As a committed socialist and dramatist, Bernard Shaw’s primary goal was to reform the existing social conditions and theatrical conventions by his works; he believed that any work of art should have a social function (McDonald 64). Conscious of the moral rottenness of the bourgeoisie and the evils of capitalism and poverty, Shaw devoted himself to the cause of public morality, true progress and justice (Griffith 25-6). As John Gassner also observes, Shaw rejected the doctrine of art for art’s sake and nihilistic tendencies, and regarded art as a means of liberation from materialism (Gassner 298). To enhance the intellectual consciousness of his people and to improve their social condition, Shaw dramatized the relation between sexes, the individual and society, and the problems of conscience, marriage, and religion (Purdom 99). Some of his writings are also a critique of the education system. He believes that the education system should produce perfect humans, but in fact, the education system of his time was an organization which taught useless things by rote, and involved physical punishment (Griffith 146).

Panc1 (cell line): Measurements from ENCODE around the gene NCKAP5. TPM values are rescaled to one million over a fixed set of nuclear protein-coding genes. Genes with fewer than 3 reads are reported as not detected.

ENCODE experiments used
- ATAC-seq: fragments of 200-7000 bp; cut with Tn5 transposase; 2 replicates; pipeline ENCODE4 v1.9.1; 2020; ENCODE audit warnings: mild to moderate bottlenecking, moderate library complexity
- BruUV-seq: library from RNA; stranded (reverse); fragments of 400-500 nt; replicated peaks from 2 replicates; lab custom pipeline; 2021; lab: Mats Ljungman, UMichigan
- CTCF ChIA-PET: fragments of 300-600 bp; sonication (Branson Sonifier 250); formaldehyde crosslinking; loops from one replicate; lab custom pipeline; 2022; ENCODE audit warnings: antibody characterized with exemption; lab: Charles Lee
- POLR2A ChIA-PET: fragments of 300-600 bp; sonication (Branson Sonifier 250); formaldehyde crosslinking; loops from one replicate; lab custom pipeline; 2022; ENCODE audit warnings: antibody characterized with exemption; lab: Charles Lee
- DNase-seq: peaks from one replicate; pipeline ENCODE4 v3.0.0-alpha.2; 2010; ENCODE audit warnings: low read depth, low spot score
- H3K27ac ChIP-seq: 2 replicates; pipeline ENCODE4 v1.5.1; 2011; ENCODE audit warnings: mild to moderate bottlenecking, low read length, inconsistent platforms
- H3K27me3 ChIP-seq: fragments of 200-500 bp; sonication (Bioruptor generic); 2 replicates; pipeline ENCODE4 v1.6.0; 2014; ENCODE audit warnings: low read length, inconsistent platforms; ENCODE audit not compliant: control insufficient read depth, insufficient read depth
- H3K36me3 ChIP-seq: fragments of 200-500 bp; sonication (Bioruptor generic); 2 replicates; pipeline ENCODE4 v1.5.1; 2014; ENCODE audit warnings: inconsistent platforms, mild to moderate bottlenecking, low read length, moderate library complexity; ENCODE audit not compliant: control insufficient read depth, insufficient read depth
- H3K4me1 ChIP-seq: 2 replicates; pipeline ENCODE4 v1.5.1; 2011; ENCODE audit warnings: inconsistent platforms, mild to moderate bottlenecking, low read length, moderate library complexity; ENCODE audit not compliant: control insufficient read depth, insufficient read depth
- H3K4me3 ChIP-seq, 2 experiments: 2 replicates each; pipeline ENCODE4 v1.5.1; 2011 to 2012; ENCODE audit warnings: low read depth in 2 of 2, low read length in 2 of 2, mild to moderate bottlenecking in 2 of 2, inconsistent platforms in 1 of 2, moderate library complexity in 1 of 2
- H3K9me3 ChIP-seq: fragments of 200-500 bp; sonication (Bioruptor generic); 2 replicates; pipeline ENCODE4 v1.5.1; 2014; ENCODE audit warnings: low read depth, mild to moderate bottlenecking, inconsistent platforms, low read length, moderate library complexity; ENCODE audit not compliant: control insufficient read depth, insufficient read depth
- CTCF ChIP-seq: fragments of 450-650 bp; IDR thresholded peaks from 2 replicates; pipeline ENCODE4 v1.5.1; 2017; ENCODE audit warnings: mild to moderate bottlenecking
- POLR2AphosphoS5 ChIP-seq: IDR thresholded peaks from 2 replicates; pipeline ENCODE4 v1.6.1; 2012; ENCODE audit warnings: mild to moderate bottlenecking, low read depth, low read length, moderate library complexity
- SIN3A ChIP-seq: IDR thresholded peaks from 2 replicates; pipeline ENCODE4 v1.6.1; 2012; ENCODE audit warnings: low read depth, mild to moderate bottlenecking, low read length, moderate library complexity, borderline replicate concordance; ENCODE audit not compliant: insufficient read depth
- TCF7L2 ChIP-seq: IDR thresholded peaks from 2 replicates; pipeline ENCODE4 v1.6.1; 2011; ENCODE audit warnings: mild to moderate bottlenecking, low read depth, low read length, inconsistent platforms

TABLE OF CONTENTS
Sociopolitical Worldview of George Bernard Shaw
2. Introduction: Shaw as a reformer of social, political and theatrical conventions
3. War is the Coward’s Art
4. Socialism as a Way to Achieve Political and Economic Freedom
5. Futility of Romantic Love
6. Presentations of Upper Class Society
7. Conventional Family and Marriage as a Hindrance for Reformation
8. Life Force, the Core Relation between Man and Woman
9. Hope in Evolution, or the Replacement of Man by Superman
10. Conclusion: Shaw advertised his doctrines on the problems of modern society
11. Works Cited
George Bernard Shaw is a great nineteenth-century artist. What Ibsen is to the tragic, Shaw is to the comic tradition (Bentley 107). The relation between ideals and reality is the great problem of Shaw’s plays, and this great problem creates the dialectic relation between idealism and realism. Hence he believes in the idea that there is a wrong realism and a right realism (Bentley 123-124). These two types of idealism contradict with each other and Shaw manifests his idea on different issues.